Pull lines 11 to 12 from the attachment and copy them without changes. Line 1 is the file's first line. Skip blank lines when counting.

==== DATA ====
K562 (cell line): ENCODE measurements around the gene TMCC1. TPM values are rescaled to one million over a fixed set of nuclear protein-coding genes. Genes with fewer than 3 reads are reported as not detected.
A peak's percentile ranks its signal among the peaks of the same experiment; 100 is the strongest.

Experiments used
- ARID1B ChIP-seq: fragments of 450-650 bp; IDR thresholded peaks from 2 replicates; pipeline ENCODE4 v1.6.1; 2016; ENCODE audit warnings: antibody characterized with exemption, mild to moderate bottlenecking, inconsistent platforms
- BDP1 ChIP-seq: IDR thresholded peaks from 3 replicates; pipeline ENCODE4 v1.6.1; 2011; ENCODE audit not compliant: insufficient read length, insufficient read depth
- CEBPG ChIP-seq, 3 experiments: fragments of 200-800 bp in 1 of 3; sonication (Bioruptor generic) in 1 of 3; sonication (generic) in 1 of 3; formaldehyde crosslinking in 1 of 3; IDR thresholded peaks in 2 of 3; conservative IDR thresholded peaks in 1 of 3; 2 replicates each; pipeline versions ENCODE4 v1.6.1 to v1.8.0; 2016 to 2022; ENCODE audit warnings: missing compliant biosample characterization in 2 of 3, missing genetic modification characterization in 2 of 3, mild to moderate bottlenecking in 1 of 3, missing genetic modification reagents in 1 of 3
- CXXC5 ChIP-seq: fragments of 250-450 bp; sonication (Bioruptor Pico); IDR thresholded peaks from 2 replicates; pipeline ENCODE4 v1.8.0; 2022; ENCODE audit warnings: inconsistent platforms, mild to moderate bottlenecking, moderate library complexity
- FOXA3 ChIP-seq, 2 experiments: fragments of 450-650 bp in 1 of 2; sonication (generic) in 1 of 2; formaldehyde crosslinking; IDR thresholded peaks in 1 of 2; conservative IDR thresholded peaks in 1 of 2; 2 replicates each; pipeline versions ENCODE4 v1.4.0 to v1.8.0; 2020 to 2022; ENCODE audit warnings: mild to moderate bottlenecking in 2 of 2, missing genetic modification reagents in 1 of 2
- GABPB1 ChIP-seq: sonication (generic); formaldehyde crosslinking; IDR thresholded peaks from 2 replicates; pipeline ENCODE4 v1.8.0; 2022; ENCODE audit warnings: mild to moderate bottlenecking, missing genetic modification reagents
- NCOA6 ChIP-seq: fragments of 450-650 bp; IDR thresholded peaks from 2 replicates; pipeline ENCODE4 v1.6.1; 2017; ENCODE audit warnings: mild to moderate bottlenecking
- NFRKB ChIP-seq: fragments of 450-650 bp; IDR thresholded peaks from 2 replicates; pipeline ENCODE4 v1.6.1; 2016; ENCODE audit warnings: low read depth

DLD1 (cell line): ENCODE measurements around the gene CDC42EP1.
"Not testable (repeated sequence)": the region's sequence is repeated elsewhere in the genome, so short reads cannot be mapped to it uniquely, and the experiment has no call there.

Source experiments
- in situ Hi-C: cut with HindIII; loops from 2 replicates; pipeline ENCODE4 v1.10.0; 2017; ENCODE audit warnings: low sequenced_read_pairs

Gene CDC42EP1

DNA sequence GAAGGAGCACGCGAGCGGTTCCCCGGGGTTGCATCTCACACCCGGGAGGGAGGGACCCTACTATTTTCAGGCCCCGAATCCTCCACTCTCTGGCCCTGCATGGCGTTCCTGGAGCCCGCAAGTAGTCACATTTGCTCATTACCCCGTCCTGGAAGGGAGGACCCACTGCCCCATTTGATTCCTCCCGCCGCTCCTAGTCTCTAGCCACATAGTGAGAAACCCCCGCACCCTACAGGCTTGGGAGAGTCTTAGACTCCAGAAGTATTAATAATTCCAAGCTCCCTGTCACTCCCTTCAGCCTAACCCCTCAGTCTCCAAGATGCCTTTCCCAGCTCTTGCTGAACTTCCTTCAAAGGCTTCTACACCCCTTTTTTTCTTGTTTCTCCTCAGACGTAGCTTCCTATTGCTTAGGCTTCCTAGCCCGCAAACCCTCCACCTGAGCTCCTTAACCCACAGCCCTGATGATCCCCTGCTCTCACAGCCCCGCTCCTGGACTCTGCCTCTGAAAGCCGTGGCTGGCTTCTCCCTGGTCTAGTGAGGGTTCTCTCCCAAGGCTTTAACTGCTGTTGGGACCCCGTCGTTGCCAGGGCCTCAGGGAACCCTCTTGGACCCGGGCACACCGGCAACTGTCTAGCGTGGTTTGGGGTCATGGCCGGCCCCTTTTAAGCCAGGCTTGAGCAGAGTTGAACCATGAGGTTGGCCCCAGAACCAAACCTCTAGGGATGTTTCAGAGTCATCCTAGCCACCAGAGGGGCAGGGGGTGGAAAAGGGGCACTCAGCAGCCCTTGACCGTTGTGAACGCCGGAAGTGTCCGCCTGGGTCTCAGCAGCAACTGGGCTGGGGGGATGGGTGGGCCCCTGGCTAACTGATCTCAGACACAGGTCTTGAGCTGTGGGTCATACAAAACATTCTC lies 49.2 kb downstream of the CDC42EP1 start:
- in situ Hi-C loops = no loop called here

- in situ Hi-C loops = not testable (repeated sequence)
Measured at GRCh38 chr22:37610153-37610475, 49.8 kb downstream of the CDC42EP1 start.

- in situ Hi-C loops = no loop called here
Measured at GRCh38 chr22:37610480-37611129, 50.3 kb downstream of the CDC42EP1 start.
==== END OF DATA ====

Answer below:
- NFRKB ChIP-seq: fragments of 450-650 bp; IDR thresholded peaks from 2 replicates; pipeline ENCODE4 v1.6.1; 2016; ENCODE audit warnings: low read depth

DLD1 (cell line): ENCODE measurements around the gene CDC42EP1.